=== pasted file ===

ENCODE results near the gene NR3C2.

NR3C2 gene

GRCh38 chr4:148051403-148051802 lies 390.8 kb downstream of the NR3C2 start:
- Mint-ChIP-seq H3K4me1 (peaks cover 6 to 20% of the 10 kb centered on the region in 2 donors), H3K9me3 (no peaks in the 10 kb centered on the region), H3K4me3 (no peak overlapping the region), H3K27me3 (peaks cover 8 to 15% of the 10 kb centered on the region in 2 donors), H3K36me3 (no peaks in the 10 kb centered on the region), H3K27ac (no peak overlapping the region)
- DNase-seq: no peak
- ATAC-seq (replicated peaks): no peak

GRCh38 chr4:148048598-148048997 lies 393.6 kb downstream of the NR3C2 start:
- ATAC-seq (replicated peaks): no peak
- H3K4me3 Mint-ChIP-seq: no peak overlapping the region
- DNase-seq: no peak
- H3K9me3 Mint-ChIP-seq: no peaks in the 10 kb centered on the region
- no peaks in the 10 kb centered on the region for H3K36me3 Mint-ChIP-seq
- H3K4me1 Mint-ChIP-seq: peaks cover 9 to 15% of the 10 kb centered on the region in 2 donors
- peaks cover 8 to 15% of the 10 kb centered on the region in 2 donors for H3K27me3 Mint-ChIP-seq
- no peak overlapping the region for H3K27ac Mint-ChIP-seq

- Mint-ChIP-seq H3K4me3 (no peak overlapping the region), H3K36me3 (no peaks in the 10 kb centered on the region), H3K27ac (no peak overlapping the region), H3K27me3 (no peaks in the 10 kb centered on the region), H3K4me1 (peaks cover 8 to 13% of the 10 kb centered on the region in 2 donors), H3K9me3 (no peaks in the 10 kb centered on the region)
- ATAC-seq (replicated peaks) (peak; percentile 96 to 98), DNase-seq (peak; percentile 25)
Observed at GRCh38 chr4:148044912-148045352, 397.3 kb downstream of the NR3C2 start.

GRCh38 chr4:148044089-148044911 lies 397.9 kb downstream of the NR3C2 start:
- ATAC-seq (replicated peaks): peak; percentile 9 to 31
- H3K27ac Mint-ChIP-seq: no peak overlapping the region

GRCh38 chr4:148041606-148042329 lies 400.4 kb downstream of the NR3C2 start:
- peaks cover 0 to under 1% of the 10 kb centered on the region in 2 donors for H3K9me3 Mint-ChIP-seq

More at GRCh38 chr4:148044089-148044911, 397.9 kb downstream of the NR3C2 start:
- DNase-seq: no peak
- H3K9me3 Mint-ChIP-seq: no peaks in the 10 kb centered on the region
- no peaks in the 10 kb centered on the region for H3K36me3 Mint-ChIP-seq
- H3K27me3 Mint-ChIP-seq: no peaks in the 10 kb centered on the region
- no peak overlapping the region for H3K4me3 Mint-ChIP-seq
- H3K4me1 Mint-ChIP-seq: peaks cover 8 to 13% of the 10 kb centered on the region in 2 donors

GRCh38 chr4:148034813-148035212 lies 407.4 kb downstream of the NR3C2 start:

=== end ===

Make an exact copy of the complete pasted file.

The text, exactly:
ENCODE results near the gene NR3C2.

NR3C2 gene

GRCh38 chr4:148051403-148051802 lies 390.8 kb downstream of the NR3C2 start:
- Mint-ChIP-seq H3K4me1 (peaks cover 6 to 20% of the 10 kb centered on the region in 2 donors), H3K9me3 (no peaks in the 10 kb centered on the region), H3K4me3 (no peak overlapping the region), H3K27me3 (peaks cover 8 to 15% of the 10 kb centered on the region in 2 donors), H3K36me3 (no peaks in the 10 kb centered on the region), H3K27ac (no peak overlapping the region)
- DNase-seq: no peak
- ATAC-seq (replicated peaks): no peak

GRCh38 chr4:148048598-148048997 lies 393.6 kb downstream of the NR3C2 start:
- ATAC-seq (replicated peaks): no peak
- H3K4me3 Mint-ChIP-seq: no peak overlapping the region
- DNase-seq: no peak
- H3K9me3 Mint-ChIP-seq: no peaks in the 10 kb centered on the region
- no peaks in the 10 kb centered on the region for H3K36me3 Mint-ChIP-seq
- H3K4me1 Mint-ChIP-seq: peaks cover 9 to 15% of the 10 kb centered on the region in 2 donors
- peaks cover 8 to 15% of the 10 kb centered on the region in 2 donors for H3K27me3 Mint-ChIP-seq
- no peak overlapping the region for H3K27ac Mint-ChIP-seq

- Mint-ChIP-seq H3K4me3 (no peak overlapping the region), H3K36me3 (no peaks in the 10 kb centered on the region), H3K27ac (no peak overlapping the region), H3K27me3 (no peaks in the 10 kb centered on the region), H3K4me1 (peaks cover 8 to 13% of the 10 kb centered on the region in 2 donors), H3K9me3 (no peaks in the 10 kb centered on the region)
- ATAC-seq (replicated peaks) (peak; percentile 96 to 98), DNase-seq (peak; percentile 25)
Observed at GRCh38 chr4:148044912-148045352, 397.3 kb downstream of the NR3C2 start.

GRCh38 chr4:148044089-148044911 lies 397.9 kb downstream of the NR3C2 start:
- ATAC-seq (replicated peaks): peak; percentile 9 to 31
- H3K27ac Mint-ChIP-seq: no peak overlapping the region

GRCh38 chr4:148041606-148042329 lies 400.4 kb downstream of the NR3C2 start:
- peaks cover 0 to under 1% of the 10 kb centered on the region in 2 donors for H3K9me3 Mint-ChIP-seq

More at GRCh38 chr4:148044089-148044911, 397.9 kb downstream of the NR3C2 start:
- DNase-seq: no peak
- H3K9me3 Mint-ChIP-seq: no peaks in the 10 kb centered on the region
- no peaks in the 10 kb centered on the region for H3K36me3 Mint-ChIP-seq
- H3K27me3 Mint-ChIP-seq: no peaks in the 10 kb centered on the region
- no peak overlapping the region for H3K4me3 Mint-ChIP-seq
- H3K4me1 Mint-ChIP-seq: peaks cover 8 to 13% of the 10 kb centered on the region in 2 donors

GRCh38 chr4:148034813-148035212 lies 407.4 kb downstream of the NR3C2 start: